Have you seen this statement on a job application yet? The mantra chanted by educators, parents, and employers that a bachelor’s degree is essential to succeed within today’s workplace has been heard loud and clear; over 33% of today’s 25-29 year olds hold a bachelor’s, up from 17% in 1971. This signals an important societal …
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In this installment of our “Thinking Through Going Back to School” series, we begin to shift the focus to deciding what to study. Should I get a master’s degree, a bachelor’s degree, an associate’s degree? Should I start with online courses? What master’s degree should I get? Before searching for specific programs, you should first …
Are you stressed out because you are unemployed and need extra experience to put on your resume? Or, are you trying to change your career and want to learn more about the industry you are now interested in? Or, are you simply stressed at work and need something outside your job to help you relax and feel better about yourself? If you answered “yes” to any of these questions, I recommend volunteering. Whether you are doing it for your career or for yourself, volunteering is a great way to meet new people while helping others.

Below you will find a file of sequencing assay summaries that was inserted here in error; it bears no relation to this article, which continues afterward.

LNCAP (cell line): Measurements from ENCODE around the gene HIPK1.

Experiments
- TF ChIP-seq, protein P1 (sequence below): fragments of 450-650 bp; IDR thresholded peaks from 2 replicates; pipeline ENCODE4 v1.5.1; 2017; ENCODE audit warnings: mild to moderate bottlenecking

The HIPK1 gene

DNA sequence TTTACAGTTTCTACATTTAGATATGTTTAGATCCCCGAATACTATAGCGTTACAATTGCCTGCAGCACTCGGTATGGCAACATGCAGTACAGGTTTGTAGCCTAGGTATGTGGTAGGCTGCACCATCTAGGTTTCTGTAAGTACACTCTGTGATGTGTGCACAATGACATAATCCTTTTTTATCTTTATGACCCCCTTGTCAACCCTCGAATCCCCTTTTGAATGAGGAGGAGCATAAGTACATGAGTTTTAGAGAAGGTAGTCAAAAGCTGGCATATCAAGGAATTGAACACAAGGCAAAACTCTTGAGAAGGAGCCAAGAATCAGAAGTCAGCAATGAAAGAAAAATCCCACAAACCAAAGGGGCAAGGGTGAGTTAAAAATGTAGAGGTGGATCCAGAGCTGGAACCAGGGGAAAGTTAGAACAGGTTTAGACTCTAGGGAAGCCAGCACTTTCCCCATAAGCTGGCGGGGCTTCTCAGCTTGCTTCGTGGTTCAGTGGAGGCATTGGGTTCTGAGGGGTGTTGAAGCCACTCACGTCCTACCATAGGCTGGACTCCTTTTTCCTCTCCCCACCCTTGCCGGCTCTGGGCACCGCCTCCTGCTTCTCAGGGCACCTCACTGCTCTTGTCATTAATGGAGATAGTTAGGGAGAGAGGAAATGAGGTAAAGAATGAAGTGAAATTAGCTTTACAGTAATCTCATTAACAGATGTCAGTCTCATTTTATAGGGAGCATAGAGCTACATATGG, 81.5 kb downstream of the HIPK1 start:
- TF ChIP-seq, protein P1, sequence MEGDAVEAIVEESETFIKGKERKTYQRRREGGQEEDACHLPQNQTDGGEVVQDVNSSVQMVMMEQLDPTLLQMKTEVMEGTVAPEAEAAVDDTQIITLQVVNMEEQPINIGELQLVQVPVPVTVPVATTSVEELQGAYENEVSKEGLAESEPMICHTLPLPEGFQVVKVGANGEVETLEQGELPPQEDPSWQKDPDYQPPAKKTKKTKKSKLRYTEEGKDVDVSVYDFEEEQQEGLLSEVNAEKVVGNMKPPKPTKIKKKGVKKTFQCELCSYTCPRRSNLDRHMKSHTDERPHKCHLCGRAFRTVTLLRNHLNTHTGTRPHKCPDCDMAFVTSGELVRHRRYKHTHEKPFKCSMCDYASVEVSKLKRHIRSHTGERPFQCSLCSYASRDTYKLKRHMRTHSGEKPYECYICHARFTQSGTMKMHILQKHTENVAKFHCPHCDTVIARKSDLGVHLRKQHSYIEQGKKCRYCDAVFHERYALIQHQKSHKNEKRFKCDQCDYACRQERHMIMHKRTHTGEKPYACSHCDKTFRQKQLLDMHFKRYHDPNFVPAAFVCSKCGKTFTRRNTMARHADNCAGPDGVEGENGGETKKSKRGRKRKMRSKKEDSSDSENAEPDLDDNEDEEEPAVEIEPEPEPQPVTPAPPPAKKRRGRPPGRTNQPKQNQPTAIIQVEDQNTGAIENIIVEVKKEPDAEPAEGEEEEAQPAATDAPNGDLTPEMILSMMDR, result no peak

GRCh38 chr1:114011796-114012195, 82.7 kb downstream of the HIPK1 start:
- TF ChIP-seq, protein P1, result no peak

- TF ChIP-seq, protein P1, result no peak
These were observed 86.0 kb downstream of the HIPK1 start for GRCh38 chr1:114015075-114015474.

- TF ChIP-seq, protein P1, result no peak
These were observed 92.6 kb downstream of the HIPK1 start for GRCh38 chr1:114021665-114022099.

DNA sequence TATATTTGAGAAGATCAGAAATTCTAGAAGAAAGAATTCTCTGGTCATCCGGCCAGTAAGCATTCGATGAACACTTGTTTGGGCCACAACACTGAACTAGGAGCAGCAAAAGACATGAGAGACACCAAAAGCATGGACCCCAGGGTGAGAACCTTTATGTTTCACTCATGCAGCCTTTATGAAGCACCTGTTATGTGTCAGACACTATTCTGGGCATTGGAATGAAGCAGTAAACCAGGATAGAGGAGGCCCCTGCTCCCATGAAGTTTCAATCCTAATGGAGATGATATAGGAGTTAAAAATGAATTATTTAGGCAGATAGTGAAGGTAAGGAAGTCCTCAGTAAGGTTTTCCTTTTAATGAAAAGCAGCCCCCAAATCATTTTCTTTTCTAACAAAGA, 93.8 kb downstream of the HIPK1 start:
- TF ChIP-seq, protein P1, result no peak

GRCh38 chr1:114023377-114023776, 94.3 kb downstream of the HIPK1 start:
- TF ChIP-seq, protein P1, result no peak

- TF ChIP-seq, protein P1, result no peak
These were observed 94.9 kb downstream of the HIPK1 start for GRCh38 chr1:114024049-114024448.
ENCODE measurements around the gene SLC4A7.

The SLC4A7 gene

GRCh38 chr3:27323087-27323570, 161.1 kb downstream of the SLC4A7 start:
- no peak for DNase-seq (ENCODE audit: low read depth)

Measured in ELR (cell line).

One of the many differences between online vs. traditional education are the benefits of online learning like completing your education in the comforts of your own home. Most college universities require first year students to live on campus. As an online student, you have the freedom and flexibility to control many aspects of your learning environment.
Today’s growing student debt reflects growing higher education demand, shortage of supply, price increases, a few unscrupulous players who leverage the 90% of tuition federal student debt rule for investor profits, and cut-backs in state support of traditional campuses. The solution is competition from public providers at in-state pricing that can grow to serve the needs of millions of adult students.
Let’s face it: school is expensive. Sometimes very expensive and that cost is still rising. In today’s economic climate (or perhaps, in any economic climate), not many people have thousands of spare dollars lying around to pay for higher education and not everyone qualifies for scholarships. Many people (myself included) have made it through higher education by eating lots of spaghetti, working part time at random jobs and accepting debt from student loans. However, this is not practical or workable for many life situations. When not used with caution, student loans can add up quickly and the results can be overwhelming.